By that time, the proposed Yasa motor’s power had jumped to 214bhp and its torque trebled to 266lb ft, while its weight had increased by only a paltry 4kg.
The ultra-low-volume Koenigsegg Regera hybrid hypercar was first to use a Yasa motor in production, in 2015, but the technology made a far more important debut in 2020 as a key component of the fully homologated Ferrari SF90 Stradale plug-in hybrid hypercar.
That motor, designed in 2017 to fit between the ultra-low-mounted petrol engine and the transmission, weighs a remarkable 12kg while producing 207lb ft. Small wonder Ferrari engineers said at the time that only Yasa had the technology to meet their requirements.
Including Ferrari work, Yasa has “four or five” supercar programmes under way and produces several different versions of its axial-flux motors in a factory near Oxford with an annual capacity of 100,000.
However, a massively more important future awaits the firm. In July last year, it was bought lock, stock and barrel by Mercedes-Benz, whose bosses were so sure its technology was a future game-changer that they were simply unwilling to see it shared by their rivals.
It announced that Yasa motors would power many of its future EVs, starting with the Mercedes-AMG EV range from 2025, and that its Berlin factory would be dedicated to building Yasa powertrains, with production in the millions.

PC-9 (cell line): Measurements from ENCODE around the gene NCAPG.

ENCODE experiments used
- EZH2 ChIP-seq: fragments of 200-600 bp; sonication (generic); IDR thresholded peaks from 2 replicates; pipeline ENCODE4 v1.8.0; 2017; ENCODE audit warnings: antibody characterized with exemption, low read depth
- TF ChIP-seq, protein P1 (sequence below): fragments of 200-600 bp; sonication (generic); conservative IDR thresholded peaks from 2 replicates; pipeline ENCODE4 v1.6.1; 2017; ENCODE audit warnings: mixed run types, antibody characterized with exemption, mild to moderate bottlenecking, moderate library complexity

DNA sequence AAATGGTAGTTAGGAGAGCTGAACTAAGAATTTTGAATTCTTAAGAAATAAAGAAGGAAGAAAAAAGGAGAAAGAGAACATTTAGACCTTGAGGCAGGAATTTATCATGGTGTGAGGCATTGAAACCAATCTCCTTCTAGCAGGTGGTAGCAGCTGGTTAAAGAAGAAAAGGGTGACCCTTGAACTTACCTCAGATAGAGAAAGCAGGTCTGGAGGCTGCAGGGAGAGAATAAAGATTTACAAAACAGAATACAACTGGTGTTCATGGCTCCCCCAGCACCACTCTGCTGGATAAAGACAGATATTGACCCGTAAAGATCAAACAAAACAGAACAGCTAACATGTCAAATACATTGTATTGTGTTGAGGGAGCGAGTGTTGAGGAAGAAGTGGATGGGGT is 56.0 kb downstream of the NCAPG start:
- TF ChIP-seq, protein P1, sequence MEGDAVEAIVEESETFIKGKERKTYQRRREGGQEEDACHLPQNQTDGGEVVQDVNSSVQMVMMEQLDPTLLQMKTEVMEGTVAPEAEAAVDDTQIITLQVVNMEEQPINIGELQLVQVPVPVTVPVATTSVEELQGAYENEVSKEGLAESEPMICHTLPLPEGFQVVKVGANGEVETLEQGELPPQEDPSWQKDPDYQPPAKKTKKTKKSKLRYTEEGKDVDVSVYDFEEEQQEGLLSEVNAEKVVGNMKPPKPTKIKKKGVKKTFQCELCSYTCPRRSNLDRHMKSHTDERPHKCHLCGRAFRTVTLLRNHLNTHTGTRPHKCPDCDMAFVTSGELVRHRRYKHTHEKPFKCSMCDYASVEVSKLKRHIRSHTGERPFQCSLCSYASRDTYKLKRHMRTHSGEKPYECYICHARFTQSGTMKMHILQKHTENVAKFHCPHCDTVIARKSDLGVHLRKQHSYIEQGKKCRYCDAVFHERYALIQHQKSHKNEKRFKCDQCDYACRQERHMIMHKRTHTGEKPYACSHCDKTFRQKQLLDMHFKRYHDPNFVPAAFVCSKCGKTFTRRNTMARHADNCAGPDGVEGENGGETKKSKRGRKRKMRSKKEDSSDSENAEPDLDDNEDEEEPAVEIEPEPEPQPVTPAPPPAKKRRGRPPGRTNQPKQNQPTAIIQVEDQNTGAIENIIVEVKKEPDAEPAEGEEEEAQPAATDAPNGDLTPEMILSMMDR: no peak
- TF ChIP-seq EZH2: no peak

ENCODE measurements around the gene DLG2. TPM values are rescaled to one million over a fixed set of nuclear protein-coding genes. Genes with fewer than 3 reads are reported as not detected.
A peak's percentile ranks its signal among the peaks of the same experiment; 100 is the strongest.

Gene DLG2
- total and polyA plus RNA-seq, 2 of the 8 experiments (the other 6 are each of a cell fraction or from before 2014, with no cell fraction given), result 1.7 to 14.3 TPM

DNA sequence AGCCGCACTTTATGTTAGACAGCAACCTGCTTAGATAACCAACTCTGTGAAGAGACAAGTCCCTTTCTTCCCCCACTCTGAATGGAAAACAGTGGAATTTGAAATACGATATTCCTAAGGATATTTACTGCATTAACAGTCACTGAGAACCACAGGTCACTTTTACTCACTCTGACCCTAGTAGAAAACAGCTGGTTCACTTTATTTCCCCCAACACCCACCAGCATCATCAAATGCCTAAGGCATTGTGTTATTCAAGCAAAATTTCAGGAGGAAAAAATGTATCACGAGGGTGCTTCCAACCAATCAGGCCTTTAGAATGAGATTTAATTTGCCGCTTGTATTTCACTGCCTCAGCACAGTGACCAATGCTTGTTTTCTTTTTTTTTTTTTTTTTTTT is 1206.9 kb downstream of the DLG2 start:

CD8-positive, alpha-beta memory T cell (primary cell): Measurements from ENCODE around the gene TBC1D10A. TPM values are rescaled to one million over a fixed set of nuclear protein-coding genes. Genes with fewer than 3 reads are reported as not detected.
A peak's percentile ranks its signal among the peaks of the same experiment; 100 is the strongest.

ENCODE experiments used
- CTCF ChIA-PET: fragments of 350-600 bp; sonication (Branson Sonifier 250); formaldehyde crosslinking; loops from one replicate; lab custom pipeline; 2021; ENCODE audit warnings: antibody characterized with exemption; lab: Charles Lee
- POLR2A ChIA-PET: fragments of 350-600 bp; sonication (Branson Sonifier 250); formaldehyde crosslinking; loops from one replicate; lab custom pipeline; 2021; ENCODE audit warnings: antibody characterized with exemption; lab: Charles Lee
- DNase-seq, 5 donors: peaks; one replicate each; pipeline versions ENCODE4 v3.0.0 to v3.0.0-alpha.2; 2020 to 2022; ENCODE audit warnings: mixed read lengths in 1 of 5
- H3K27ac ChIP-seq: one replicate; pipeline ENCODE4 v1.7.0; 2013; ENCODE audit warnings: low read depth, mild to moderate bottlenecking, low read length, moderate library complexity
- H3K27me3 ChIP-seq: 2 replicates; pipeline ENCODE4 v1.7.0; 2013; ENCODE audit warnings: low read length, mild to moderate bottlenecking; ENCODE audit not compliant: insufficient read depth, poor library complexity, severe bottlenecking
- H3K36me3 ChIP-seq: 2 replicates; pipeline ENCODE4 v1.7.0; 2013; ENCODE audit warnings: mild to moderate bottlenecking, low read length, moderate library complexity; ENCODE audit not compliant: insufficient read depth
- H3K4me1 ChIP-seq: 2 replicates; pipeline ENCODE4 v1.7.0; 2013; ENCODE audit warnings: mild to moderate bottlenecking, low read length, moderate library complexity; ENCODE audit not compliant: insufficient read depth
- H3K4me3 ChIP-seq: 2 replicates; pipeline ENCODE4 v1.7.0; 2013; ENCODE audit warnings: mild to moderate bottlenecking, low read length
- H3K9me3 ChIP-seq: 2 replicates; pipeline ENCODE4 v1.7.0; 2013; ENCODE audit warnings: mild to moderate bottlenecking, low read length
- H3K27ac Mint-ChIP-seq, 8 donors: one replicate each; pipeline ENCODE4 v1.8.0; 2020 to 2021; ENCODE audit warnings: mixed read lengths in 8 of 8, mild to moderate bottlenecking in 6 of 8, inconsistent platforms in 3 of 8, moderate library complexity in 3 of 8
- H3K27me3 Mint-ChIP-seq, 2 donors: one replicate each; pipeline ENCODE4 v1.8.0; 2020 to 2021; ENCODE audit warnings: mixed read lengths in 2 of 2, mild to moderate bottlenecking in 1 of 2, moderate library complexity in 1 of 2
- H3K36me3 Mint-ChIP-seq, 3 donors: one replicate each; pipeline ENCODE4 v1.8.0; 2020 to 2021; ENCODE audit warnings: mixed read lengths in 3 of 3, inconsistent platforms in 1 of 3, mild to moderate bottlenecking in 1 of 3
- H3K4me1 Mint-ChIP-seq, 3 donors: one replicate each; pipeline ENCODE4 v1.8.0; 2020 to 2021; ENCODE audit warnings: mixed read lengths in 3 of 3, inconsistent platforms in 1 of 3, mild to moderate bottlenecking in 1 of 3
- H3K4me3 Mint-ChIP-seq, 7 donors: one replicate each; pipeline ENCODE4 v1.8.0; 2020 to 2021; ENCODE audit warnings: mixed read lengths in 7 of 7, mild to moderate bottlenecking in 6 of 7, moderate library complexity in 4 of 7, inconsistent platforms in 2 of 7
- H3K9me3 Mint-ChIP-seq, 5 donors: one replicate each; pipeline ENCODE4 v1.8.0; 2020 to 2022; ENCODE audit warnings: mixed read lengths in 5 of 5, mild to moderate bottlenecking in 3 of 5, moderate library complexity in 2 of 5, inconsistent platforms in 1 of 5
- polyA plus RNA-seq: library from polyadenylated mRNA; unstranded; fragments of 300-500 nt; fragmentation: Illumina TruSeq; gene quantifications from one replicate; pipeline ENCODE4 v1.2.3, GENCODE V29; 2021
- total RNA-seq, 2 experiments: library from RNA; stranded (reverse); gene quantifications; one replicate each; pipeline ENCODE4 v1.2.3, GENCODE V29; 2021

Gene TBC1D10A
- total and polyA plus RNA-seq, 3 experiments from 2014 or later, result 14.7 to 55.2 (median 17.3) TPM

Meanwhile, Yasa’s design progress is enormously fast. Woolmer says the company already has “a very nice portfolio of 130-odd patents’’ and if anything the number is accelerating.
To show how axial-flux outputs are progressing, even beyond Ferrari, Woolmer reveals that an AMG motor designed last year and scheduled for an EV of the future produces no less than 590lb ft of torque, 480bhp of power, has reached 98% efficiency, can generate a rotor speed g-force more than three times that of the SF90 Stradale’s unit – and yet still weighs only 24kg, just 20% more than that original pre-prototype.
Despite the clear advantages of axial flux (“it has benefits you just can’t extract from a radial machine”), the rest of the car industry continues to spend billions on radial flux.